When I study maths, I try to understand why the mathematicians brought out this concept or what usefulness they might have seen in the concept that they worked upon. So when I started with straight lines, what hit me was that why do we have to have so many forms of equations of straight lines? All they do is just help make more questions but don't really help us in real life applications of straight line concepts (or do they?). What was the need to explicitly define those forms? Why not only one general form was defined?

  • $\begingroup$ Could you mention some examples? $\endgroup$ – zoli Jun 6 '15 at 11:27
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    $\begingroup$ Short answer: Each version of an equation of a line is useful to some people at some times. For example, I made a payroll spreadsheet calculating income tax for employees in Kenya and succeeded where many others failed because I used the point-point form of the equation of a line. $\endgroup$ – Rory Daulton Jun 6 '15 at 11:34
  • $\begingroup$ Which forms do you believe have no "real life applications"? Certainly all of the usual ones are useful in various contexts. $\endgroup$ – Travis Willse Jun 6 '15 at 11:36
  • $\begingroup$ For example, 3x+y-2=0 is the equation of a straight line in its general form then from this the fact that y= -3x+2( which is the slope intercept form) is implied and can be used as per our convenience. What made mathematicians define that explicitly as a totally different form? (looking from its mathematical applications point of view) $\endgroup$ – ModCon Jun 6 '15 at 11:36
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    $\begingroup$ The slope intercept form cannot be generalized to, say, three dimensions. Neither the $ax+bx+c=0$ could be generalized. ($ax+bx+cz+d=0$ would be a plane.) However, if $a=(u,v) $ and $b=(e,f)$, $z=(x,y)$ are vectors then $z=ta+b$ is a dimension independent form for straight lines. ($t$ is a real parameter). $\endgroup$ – zoli Jun 6 '15 at 11:48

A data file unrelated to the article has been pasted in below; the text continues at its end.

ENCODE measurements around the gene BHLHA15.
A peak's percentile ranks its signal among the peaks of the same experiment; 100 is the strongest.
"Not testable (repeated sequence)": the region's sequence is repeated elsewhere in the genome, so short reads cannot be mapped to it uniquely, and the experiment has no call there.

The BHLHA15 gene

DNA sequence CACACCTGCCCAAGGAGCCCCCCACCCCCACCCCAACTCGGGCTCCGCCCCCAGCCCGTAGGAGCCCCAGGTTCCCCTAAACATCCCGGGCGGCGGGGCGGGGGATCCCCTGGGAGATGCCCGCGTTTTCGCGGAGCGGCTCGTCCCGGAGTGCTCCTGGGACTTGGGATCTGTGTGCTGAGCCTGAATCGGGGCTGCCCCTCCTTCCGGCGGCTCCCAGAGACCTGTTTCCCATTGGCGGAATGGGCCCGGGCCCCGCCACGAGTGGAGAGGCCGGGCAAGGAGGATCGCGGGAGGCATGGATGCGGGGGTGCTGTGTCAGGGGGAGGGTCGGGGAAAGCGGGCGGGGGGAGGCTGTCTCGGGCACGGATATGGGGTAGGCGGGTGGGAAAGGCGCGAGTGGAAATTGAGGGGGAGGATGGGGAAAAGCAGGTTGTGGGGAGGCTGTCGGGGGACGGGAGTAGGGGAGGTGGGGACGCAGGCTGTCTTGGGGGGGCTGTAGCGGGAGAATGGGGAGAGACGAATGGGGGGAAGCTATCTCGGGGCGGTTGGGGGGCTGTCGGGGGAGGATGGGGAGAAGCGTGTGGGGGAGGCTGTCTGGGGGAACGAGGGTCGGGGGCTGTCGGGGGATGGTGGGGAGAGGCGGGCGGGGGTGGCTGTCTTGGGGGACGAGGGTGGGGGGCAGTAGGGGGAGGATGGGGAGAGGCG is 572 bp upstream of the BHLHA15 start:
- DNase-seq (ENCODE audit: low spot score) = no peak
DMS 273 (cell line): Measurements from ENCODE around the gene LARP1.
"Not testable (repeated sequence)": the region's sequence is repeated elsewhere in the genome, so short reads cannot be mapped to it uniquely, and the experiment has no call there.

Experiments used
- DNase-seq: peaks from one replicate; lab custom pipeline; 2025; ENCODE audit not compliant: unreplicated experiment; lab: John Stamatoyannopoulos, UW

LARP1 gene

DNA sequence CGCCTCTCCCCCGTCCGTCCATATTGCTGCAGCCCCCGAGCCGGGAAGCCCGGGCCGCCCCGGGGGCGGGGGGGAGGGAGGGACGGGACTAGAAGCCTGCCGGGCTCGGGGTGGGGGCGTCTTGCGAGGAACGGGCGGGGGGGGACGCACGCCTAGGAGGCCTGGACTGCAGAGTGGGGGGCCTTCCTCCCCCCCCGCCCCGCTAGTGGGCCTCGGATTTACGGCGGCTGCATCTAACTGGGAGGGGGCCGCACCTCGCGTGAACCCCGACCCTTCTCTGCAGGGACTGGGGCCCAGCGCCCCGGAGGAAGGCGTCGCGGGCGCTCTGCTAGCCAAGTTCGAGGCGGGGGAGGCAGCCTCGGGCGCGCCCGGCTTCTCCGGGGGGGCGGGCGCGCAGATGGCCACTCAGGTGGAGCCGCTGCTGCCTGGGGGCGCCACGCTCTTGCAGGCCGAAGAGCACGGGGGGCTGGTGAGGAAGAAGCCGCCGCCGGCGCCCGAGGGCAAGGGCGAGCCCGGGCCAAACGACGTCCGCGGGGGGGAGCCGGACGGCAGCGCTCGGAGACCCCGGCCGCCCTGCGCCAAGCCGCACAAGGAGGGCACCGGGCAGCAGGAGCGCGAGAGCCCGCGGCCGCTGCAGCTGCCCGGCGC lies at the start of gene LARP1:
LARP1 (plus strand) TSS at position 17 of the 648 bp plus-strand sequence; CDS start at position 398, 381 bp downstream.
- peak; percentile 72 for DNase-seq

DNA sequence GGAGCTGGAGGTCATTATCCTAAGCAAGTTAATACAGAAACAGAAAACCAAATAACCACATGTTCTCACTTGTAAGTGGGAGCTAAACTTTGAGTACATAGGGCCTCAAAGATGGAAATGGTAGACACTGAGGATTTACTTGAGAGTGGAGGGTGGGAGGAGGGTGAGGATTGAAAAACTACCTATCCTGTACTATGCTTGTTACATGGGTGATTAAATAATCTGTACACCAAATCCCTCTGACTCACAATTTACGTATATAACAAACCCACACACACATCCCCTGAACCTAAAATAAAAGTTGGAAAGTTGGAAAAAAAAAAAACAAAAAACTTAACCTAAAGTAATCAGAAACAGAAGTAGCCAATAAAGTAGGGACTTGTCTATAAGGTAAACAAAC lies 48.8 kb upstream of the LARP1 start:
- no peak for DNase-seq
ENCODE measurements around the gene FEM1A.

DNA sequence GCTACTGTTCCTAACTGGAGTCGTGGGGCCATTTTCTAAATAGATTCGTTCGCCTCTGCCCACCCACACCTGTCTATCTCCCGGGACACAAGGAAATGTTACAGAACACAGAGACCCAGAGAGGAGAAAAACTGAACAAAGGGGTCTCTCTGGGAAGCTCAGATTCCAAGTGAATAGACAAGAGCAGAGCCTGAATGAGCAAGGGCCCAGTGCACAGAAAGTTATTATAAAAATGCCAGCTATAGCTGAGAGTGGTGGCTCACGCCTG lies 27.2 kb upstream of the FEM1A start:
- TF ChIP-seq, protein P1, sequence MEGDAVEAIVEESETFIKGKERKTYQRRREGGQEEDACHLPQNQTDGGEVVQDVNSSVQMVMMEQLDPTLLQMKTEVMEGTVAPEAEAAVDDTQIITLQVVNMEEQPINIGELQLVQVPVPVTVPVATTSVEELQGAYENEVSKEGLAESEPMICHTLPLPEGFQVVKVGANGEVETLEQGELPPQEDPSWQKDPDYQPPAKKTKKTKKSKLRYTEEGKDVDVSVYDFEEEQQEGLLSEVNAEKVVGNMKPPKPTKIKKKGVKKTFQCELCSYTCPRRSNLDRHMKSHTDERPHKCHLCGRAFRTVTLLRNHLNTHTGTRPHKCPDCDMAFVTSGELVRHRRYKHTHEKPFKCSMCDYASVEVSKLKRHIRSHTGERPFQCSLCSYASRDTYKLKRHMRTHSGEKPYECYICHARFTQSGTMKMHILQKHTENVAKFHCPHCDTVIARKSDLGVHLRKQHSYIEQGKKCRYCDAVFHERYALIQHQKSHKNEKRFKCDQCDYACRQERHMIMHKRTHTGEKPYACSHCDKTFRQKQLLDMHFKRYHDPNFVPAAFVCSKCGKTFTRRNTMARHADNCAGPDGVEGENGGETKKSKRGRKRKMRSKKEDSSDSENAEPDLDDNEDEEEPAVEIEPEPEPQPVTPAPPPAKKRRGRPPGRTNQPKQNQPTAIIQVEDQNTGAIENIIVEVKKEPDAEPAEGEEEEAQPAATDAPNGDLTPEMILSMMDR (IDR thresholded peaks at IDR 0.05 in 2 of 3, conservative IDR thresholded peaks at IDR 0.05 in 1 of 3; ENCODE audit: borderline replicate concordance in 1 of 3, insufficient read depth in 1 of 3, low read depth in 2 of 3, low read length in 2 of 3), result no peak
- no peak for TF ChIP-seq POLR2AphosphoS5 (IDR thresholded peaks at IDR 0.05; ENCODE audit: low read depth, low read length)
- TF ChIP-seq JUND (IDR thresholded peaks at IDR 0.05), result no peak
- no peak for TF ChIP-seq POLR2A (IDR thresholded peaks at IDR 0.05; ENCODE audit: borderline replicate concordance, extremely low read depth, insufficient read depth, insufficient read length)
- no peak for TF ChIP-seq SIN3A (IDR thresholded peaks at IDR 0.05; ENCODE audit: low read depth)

This started as a comment on an over-general and unspecific question, but got too long.

There are forms of equation which represent the fact that a line is defined by any two points on it, or by a single point and a direction. The point and direction form is useful in determining the tangent or normal to a differentiable curve.

Some forms distinguish between dependent and independent variables, others treat the variables as equivalent to each other. The vector form of a straight line generalises to multiple dimensions, and shows that the straightness of the line is preserved by a variety of transformations which preserve the essential vector structure. Some forms relate more naturally than others to the fact that the straight line is a geodesic in Euclidean space.

Sometimes it is useful to treat lines in projective co-ordinates, which are fully homogeneous. If there is a geometric structure in view, but no natural rectilinear co-ordinates, barycentric co-ordinates can come in handy.

Euclid did geometry involving straight lines without our notion of co-ordinates or equations - and the first form I mentioned - the line through two points, is a co-ordinate form of what Euclid meant by a line - and so relates co-ordinate geometry to Euclid's propositional geometry.

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